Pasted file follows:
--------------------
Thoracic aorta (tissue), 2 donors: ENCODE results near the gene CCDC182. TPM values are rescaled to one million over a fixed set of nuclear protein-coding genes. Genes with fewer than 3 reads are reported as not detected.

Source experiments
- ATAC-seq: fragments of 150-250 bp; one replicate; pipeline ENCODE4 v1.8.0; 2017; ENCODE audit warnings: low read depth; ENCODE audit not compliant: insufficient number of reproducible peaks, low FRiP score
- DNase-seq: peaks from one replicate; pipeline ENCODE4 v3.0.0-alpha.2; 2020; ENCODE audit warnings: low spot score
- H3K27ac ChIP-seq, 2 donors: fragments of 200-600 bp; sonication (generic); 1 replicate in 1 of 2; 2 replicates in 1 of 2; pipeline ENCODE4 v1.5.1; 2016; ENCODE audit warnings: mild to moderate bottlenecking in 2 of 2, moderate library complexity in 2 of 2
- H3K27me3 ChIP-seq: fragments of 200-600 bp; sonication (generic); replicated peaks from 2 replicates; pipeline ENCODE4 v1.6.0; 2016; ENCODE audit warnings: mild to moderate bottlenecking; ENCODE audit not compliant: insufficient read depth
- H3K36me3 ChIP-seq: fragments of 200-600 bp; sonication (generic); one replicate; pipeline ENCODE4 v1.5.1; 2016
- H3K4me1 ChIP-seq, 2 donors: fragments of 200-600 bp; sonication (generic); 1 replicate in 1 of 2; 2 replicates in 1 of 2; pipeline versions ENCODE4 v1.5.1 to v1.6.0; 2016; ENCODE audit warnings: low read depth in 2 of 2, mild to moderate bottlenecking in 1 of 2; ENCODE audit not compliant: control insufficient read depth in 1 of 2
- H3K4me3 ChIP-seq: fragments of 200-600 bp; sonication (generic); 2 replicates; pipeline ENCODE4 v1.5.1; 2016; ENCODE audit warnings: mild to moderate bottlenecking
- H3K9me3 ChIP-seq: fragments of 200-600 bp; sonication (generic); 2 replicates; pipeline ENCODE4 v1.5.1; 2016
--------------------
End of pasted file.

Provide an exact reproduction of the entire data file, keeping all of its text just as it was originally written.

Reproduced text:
Thoracic aorta (tissue), 2 donors: ENCODE results near the gene CCDC182. TPM values are rescaled to one million over a fixed set of nuclear protein-coding genes. Genes with fewer than 3 reads are reported as not detected.

Source experiments
- ATAC-seq: fragments of 150-250 bp; one replicate; pipeline ENCODE4 v1.8.0; 2017; ENCODE audit warnings: low read depth; ENCODE audit not compliant: insufficient number of reproducible peaks, low FRiP score
- DNase-seq: peaks from one replicate; pipeline ENCODE4 v3.0.0-alpha.2; 2020; ENCODE audit warnings: low spot score
- H3K27ac ChIP-seq, 2 donors: fragments of 200-600 bp; sonication (generic); 1 replicate in 1 of 2; 2 replicates in 1 of 2; pipeline ENCODE4 v1.5.1; 2016; ENCODE audit warnings: mild to moderate bottlenecking in 2 of 2, moderate library complexity in 2 of 2
- H3K27me3 ChIP-seq: fragments of 200-600 bp; sonication (generic); replicated peaks from 2 replicates; pipeline ENCODE4 v1.6.0; 2016; ENCODE audit warnings: mild to moderate bottlenecking; ENCODE audit not compliant: insufficient read depth
- H3K36me3 ChIP-seq: fragments of 200-600 bp; sonication (generic); one replicate; pipeline ENCODE4 v1.5.1; 2016
- H3K4me1 ChIP-seq, 2 donors: fragments of 200-600 bp; sonication (generic); 1 replicate in 1 of 2; 2 replicates in 1 of 2; pipeline versions ENCODE4 v1.5.1 to v1.6.0; 2016; ENCODE audit warnings: low read depth in 2 of 2, mild to moderate bottlenecking in 1 of 2; ENCODE audit not compliant: control insufficient read depth in 1 of 2
- H3K4me3 ChIP-seq: fragments of 200-600 bp; sonication (generic); 2 replicates; pipeline ENCODE4 v1.5.1; 2016; ENCODE audit warnings: mild to moderate bottlenecking
- H3K9me3 ChIP-seq: fragments of 200-600 bp; sonication (generic); 2 replicates; pipeline ENCODE4 v1.5.1; 2016